Long-term employment consequences of informal caregiving: a life-course perspective
To describe and explain the long-term employment consequences of informal caregiving for caregivers in different life stages
Responding to societal challenges, such as the rising care needs of our ageing population, the Dutch government increasingly emphasizes informal care, which is care provided by relatives, friends, or neighbours to people in need due to health problems. It includes domestic help, personal and nursing care, emotional support, supervision, and help with household administration, shopping, and visiting doctors and family. An important societal question is whether the increased demand for informal care is sustainable and does not conflict with the greater demand for labour. For that, we need to understand the full impact – which includes long-term effects – of informal caregiving on caregivers’ employment careers.
Research so far has not reached consensus about the impact of informal caregiving on employment outcomes, and long-term employment consequences have been largely overlooked. Role strain theory predicts that the combination of informal caregiving with paid employment produces time conflict and strain. Potentially, informal caregivers reduce their paid employment to accommodate their informal caregiving role. Role enhancement theory, on the other hand, posits that combining roles is beneficial, because skills developed in one role may enhance performance in another, or because one role can provide an escape from strain in another. Because of the cumulative nature of employment careers, the impact of informal caregiving on employment could have long-term consequences, even long after caregiving ends. To fill the above-mentioned gaps in the literature, the first research question examines to what extent informal caregiving has long-term consequences for the employment career of the informal caregiver.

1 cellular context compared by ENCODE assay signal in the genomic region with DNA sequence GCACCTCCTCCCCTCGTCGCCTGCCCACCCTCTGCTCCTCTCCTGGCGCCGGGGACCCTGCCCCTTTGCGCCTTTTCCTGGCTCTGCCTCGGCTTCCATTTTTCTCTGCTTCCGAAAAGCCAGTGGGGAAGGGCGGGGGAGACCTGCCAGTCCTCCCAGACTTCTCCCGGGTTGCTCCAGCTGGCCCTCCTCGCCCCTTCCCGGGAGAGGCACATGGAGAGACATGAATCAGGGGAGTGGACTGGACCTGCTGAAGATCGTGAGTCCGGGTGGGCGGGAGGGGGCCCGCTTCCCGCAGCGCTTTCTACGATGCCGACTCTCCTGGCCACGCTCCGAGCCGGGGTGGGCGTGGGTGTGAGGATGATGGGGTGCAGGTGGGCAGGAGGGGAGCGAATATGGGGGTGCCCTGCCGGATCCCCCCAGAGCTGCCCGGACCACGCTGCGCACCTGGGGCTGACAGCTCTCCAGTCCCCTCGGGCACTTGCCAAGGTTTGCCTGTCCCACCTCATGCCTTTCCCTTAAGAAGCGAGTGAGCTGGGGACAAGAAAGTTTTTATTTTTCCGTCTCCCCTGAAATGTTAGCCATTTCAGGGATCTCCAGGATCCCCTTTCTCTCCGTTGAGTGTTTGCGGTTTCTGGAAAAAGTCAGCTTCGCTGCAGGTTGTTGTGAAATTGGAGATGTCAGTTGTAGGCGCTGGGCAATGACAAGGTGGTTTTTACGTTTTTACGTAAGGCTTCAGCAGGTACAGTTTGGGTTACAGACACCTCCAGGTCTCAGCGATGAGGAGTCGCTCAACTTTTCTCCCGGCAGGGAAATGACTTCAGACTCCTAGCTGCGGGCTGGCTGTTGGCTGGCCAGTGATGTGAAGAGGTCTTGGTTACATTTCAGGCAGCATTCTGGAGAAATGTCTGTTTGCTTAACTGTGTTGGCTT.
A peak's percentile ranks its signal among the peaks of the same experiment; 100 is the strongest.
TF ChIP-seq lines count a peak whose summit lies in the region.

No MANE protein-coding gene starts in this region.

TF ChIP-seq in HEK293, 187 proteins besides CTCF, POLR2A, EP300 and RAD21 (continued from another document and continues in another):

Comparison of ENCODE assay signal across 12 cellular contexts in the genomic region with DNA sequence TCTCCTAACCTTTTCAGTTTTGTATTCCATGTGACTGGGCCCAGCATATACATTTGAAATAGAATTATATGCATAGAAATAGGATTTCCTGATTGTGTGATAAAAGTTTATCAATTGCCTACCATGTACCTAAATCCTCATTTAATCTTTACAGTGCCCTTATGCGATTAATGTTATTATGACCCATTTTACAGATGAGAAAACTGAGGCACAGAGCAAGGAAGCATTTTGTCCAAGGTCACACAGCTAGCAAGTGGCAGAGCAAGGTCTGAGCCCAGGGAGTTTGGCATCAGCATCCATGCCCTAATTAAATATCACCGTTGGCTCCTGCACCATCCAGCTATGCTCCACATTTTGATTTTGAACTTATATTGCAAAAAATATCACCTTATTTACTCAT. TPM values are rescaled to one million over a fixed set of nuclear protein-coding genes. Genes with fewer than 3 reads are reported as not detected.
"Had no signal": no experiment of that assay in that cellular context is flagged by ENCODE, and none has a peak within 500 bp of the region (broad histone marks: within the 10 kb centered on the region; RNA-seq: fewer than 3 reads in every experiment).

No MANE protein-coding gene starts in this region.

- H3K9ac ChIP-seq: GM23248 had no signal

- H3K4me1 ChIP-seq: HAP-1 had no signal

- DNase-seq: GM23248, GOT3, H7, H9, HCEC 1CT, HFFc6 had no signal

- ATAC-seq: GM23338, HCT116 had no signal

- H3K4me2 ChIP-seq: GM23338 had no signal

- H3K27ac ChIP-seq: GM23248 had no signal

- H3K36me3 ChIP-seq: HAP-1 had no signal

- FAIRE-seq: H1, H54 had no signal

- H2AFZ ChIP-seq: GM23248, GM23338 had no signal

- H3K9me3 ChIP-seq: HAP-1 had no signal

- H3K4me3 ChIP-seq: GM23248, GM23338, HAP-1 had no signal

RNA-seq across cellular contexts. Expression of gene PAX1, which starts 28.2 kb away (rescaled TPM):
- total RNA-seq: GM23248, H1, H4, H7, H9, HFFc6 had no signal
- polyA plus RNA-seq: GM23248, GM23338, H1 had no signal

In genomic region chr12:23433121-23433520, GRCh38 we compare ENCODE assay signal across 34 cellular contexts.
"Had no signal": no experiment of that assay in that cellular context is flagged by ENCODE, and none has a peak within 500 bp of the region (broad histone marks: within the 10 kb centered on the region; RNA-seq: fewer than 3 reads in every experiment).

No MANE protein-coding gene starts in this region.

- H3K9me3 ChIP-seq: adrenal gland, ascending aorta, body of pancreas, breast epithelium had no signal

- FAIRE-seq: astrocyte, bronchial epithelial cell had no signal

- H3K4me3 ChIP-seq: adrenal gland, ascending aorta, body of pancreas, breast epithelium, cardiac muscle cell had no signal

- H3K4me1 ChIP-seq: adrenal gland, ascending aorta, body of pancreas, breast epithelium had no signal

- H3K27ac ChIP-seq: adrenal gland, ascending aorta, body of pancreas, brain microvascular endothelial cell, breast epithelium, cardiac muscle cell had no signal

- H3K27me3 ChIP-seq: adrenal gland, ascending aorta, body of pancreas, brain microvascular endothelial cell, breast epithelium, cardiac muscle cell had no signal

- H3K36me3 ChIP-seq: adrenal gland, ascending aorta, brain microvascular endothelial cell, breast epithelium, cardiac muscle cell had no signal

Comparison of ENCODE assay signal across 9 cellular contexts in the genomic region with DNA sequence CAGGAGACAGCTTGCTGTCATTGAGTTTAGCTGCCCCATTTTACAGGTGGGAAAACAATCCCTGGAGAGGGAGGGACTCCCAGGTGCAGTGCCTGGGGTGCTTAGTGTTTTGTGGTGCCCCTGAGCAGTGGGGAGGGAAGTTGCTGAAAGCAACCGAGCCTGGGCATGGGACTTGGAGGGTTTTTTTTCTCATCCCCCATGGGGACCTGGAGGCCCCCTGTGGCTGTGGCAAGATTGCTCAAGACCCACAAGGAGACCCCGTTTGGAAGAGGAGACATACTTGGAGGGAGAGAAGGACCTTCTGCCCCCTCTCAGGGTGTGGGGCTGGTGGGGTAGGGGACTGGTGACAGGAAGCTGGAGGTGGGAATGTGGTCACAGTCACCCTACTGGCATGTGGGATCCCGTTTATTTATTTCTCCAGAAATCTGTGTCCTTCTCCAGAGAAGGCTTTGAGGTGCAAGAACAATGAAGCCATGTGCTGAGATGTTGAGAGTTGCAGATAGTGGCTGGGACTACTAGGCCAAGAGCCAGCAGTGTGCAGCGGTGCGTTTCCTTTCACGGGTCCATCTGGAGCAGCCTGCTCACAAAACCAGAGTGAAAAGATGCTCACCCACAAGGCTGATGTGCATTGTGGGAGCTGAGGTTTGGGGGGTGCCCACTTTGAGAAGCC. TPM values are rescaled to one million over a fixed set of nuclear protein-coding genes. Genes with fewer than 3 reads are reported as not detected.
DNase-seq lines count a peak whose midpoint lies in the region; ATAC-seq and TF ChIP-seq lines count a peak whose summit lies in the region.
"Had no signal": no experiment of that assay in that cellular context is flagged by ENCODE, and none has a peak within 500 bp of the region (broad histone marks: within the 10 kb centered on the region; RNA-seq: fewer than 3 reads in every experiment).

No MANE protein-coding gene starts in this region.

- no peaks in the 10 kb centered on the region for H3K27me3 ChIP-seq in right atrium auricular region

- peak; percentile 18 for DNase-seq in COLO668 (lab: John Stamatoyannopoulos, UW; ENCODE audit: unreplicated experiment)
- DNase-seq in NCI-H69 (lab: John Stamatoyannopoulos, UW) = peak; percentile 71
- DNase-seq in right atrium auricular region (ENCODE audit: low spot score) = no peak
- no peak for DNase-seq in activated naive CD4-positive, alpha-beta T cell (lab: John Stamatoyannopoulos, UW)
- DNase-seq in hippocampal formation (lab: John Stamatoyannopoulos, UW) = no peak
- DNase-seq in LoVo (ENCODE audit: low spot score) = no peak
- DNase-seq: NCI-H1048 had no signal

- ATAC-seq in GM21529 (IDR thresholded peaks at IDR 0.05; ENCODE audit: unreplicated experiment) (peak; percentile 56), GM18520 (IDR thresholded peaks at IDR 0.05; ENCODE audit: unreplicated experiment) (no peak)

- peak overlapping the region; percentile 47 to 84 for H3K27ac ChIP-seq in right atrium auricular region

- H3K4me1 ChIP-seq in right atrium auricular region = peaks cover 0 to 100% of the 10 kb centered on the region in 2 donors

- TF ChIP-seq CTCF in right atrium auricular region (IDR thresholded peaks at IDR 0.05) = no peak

One can argue that the increasing emphasis on informal care will lead to greater variety in the timing of caregiving over the life-course. Current literature does not reveal whether the employment consequences of informal caregiving vary by the life-stage in which the caregiver provides care. Accumulation predicts that caregiving’s effects on employment (both negative effects of role conflict and positive effects of role enhancement) are strongest if caregiving occurs in early career stages. In addition, it can be argued that role conflict is greatest for caregivers in the young-family stage, as they bear a “triple burden”: employment, informal care, and care for young children. At later life stages, role conflict emerging from informal caregiving can enhance early retirement decisions. The second research question therefore addresses whether the long-term employment outcomes of informal caregiving depend on the caregiver’s life stage.
For this project, unique retrospective data will be collected within the Family Survey Dutch Population. This implies that complete informal caregiving careers can be reconstructed for a maximum of 50 years. Its effects on employment outcomes later in life (both in terms of labour market participation and success) can be assessed by means of event history models. The variety within the recorded informal caregiving careers allows for comparing life stages of the caregiver.
- Henz, U. (2004). The effects of informal care on paid-work participation in Great Britain: A lifecourse perspective. Ageing and Society, 24(6): 851 880.
- Lee, Y. and F. Tang (2015). More caregiving, less working: Caregiving roles and gender. Journal of Applied Gerontology, 34(4): 465-483.
Ellen Verbakel (RU), Gerbert Kraaykamp (RU), Tanja van der Lippe (UU)